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U.S. Secretary of State Hillary Clinton listens to Canadian Minister of Foreign Affairs Lawrence Cannon read the closing statement at the G8 Foreign Ministers meeting in Gatineau, Que., on March 30, 2010.


Hillary Clinton has taken issue with Canada's signature G8 initiative on maternal mortality, arguing that any effort to improve the health of mothers in poor countries must include access to abortion.

Prime Minister Stephen Harper, who is seeking to make maternal health the centrepiece of the G8 summit he is hosting in Ontario in June, was initially reluctant to include contraception as part of the agenda, and he has insisted the plan would leave out abortion.

But the U.S. Secretary of State was blunt in her disagreement with this approach yesterday.

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"You cannot have maternal health without reproductive health," Ms. Clinton said at a news conference after a meeting of G8 foreign ministers in Gatineau, Que. "And reproductive health includes contraception and family planning and access to legal, safe abortion.

It was the third time in a two-day visit to Canada that Ms. Clinton gave her Canadian hosts a headache.

Her willingness to ruffle feathers here - on Monday, she criticized Canada's convening of a meeting on the Arctic and publicly asked for Ottawa to keep troops in Afghanistan past a 2011 deadline - is hinting at underlying tensions between Washington and Ottawa that have surprised some diplomatic observers.

"It's curious and curiouser," said Colin Robertson, a former senior diplomat at Canada's embassy in Washington, now a senior fellow with the Canadian Defence & Foreign Affairs Institute.

Ms. Clinton, he noted, is a well-briefed veteran politician and campaigner who knows how to avoid stepping into controversy if she wants to.

A leaked copy of her remarks to a meeting of Arctic Ocean nations criticized Canada for holding a meeting of five countries, while leaving out three members of the Arctic Council and not being responsive to aboriginal concerns. And in a CTV interview, Ms. Clinton emphatically asked for Canadian troops to stay in Afghanistan past 2011 - even though Mr. Harper's government has repeatedly said they will not.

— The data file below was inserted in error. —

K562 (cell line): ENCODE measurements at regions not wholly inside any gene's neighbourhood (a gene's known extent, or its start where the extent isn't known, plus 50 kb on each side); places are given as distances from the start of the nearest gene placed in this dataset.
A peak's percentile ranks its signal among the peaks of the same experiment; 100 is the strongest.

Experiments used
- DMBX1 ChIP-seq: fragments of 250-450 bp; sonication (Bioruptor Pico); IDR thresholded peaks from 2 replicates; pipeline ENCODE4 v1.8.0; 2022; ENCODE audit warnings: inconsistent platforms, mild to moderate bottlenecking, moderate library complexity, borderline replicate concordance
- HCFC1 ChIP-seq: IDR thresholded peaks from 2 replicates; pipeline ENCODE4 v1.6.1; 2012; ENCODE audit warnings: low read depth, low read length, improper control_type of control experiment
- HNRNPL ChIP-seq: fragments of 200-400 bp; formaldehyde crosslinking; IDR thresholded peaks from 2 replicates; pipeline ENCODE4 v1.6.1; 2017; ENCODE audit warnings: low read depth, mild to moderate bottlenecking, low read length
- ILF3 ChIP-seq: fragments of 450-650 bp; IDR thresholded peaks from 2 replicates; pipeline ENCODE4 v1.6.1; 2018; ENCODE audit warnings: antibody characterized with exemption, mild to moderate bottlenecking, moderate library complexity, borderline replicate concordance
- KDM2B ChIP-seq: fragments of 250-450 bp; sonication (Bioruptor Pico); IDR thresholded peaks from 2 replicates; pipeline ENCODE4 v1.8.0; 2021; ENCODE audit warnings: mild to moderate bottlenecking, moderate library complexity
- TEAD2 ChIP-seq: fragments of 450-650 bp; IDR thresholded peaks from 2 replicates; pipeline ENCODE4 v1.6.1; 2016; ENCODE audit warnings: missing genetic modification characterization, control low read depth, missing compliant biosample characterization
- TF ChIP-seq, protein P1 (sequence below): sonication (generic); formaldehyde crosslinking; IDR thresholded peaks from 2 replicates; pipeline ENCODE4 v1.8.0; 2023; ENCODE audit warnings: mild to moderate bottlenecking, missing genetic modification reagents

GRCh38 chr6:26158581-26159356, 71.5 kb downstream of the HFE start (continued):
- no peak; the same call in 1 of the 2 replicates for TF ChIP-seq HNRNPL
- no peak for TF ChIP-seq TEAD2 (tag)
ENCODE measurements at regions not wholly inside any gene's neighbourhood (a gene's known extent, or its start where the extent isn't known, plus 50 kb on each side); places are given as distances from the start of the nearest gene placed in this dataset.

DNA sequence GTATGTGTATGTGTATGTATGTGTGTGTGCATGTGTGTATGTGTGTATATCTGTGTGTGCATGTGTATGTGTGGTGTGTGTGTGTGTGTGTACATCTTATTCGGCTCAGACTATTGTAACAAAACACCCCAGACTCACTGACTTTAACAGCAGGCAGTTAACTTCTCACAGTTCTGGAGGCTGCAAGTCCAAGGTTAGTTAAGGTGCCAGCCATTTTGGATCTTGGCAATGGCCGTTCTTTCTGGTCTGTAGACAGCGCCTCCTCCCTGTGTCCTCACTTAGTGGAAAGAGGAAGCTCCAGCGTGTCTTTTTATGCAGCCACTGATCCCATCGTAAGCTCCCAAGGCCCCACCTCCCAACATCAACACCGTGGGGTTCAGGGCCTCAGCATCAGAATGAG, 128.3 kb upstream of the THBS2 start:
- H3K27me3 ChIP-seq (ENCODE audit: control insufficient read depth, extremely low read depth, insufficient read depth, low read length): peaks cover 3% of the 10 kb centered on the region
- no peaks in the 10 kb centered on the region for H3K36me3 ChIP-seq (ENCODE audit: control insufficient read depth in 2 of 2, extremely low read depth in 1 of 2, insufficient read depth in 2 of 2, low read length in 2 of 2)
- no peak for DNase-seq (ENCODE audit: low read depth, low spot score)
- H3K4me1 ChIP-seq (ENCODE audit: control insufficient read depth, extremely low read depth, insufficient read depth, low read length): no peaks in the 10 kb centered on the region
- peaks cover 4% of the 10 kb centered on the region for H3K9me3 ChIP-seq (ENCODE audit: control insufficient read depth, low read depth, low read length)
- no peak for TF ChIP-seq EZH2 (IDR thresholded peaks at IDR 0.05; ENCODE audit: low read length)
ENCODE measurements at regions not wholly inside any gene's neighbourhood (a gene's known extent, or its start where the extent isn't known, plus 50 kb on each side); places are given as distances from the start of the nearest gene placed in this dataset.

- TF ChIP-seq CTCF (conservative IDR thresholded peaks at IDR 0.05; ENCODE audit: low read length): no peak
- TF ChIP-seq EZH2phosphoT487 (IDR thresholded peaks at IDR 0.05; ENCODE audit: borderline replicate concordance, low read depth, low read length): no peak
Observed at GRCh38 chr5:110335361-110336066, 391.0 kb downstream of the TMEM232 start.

"She could have dodged all of them," Mr. Robertson said. "This is all by design."

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Mr. Harper's spokesman, Dimitri Soudas, insisted there are no waves in the close Canada-U.S. relationship.

And a former U.S. ambassador to Canada, Gordon Giffin, said the differences are not signs of a major issue dividing Washington and Ottawa. "A bigger indication of a problem would be if [Ms. Clinton]hadn't come," he said.

Ms. Clinton has worked on women's rights throughout her career and considers maternal health a signature issue of her own, so she may have felt strongly about making her view known.

While she stipulated that she could not speak for Canada, she certainly did not tame her views to save Mr. Harper's government embarrassment.

"I've also been very involved in promoting family planning and contraception as a way to prevent abortion. If you're concerned about abortion, then women should have access to family planning," Ms. Clinton said. "And finally, I do not think governments should be involved in making these decisions."

Foreign Minister Lawrence Cannon was silent as Ms. Clinton replied to a reporter's question. Both his spokesman and a spokesman for International Co-operation Minister Bev Oda declined to comment.

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Two weeks ago, Mr. Cannon created controversy at home and abroad by saying birth control would not be included in the maternal health initiative. Mr. Harper reversed course two days later, saying contraception was not ruled out, but abortion would not be part of the package.

There are signals that the G8 position sides with Ms. Clinton, rather than Mr. Harper.

"Our position is very much as stated by Secretary Clinton," said British Foreign Secretary David Miliband in an interview with The Globe and Mail.

He was slightly more diplomatic, referring to "comprehensive" family-planning options rather than abortion, but he was clear Britain does not want to see access to legal abortion excluded.

The meeting of G8 foreign ministers, spread over Monday and Tuesday, ended up setting the Harper government on the defensive, as talks on key issues, including Afghanistan and Iran's nuclear program, produced incremental advances.

The final statement called for the international community to take strong steps on Iran's nuclear program, but did not mention the word "sanctions."

Although Mr. Harper and Mr. Cannon have signalled they would like to see the G8 agree on co-ordinated steps on sanctions, most of the foreign ministers said that issue belongs with the UN Security Council, where a reluctant China is said to be an impediment to fresh sanctions.

Mr. Miliband insisted there was universal resolve in the G8 for a strategy of offering talks but also applying pressure on Iran, and the group did not back away from calling for immediate sanctions to allow time to lobby a reluctant China.

"I was in China, and they don't want to be isolated on this," Mr. Miliband told The Globe. "They say very clearly they share the goal of preventing Iran acquiring nuclear weapons, and I don't believe they want to be isolated on this."

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About the Author
Chief political writer

Campbell Clark has been a political writer in The Globe and Mail’s Ottawa bureau since 2000. Before that he worked for The Montreal Gazette and the National Post. He writes about Canadian politics and foreign policy. More

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